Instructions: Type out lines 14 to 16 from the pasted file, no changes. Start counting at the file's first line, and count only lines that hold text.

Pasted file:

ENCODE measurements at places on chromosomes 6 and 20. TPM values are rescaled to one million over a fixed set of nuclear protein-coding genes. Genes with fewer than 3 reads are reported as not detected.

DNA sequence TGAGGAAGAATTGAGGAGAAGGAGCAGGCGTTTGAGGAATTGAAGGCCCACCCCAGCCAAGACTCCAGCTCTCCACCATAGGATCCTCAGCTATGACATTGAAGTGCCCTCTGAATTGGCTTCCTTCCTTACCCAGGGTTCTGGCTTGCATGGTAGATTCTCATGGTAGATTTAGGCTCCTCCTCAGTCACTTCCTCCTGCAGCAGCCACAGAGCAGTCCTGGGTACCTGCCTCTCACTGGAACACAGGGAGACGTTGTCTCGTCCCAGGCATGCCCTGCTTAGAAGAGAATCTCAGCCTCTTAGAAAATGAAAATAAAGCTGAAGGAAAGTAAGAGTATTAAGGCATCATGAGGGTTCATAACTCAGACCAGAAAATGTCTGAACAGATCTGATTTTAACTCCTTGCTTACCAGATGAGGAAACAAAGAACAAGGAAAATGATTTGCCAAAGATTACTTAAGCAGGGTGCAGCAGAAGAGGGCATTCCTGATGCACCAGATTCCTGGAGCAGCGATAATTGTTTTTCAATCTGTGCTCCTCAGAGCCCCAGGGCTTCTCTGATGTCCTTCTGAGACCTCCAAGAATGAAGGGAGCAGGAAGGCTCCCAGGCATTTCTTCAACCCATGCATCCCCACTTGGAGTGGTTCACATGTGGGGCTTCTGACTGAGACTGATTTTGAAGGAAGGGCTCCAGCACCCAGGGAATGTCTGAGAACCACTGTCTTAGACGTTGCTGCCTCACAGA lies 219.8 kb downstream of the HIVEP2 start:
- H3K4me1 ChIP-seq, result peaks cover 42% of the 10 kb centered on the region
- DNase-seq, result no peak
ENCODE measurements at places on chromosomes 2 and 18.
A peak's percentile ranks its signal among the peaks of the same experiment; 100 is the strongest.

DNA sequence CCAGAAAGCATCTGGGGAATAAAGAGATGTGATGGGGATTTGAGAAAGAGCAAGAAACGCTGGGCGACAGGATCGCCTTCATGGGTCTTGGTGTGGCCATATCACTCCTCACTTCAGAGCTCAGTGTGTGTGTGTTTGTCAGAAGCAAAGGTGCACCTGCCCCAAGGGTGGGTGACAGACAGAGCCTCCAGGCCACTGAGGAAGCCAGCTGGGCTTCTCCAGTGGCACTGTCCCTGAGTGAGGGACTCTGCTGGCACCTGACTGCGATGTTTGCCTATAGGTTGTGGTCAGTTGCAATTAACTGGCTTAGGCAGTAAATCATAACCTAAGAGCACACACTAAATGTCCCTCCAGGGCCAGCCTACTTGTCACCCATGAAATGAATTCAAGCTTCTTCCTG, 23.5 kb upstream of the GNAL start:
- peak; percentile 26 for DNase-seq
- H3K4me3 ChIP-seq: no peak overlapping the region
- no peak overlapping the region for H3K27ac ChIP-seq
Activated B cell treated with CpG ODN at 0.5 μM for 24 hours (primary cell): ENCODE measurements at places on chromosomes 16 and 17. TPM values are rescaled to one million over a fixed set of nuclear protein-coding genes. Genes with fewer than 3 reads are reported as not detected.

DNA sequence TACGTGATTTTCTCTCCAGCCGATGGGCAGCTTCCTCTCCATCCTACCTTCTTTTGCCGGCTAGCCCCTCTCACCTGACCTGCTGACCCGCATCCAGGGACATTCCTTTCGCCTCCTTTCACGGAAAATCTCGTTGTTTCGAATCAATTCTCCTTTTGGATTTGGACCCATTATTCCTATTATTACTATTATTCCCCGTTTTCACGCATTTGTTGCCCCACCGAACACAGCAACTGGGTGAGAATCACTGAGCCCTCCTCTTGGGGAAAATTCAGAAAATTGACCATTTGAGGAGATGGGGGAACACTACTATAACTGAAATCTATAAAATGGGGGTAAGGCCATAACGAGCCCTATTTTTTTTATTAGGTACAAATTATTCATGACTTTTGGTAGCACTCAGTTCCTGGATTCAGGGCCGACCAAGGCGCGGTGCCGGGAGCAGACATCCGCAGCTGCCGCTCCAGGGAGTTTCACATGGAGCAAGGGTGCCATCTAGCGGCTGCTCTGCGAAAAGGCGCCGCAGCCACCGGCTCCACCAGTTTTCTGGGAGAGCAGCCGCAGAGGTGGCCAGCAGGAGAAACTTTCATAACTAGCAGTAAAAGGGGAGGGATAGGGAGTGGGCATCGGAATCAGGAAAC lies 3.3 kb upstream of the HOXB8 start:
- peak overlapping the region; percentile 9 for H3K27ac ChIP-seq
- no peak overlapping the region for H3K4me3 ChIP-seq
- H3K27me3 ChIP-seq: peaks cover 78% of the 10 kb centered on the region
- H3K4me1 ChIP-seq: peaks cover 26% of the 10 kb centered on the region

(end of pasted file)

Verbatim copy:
- no peak overlapping the region for H3K4me3 ChIP-seq
- H3K27me3 ChIP-seq: peaks cover 78% of the 10 kb centered on the region
- H3K4me1 ChIP-seq: peaks cover 26% of the 10 kb centered on the region